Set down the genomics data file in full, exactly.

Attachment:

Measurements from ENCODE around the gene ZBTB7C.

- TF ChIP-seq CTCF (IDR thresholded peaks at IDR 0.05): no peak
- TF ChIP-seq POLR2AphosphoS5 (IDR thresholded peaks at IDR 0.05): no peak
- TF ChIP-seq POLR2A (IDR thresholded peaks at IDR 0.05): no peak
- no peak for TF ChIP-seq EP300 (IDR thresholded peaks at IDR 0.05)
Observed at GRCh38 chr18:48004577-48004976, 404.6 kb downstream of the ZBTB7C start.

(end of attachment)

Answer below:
Measurements from ENCODE around the gene ZBTB7C.

- TF ChIP-seq CTCF (IDR thresholded peaks at IDR 0.05): no peak
- TF ChIP-seq POLR2AphosphoS5 (IDR thresholded peaks at IDR 0.05): no peak
- TF ChIP-seq POLR2A (IDR thresholded peaks at IDR 0.05): no peak
- no peak for TF ChIP-seq EP300 (IDR thresholded peaks at IDR 0.05)
Observed at GRCh38 chr18:48004577-48004976, 404.6 kb downstream of the ZBTB7C start.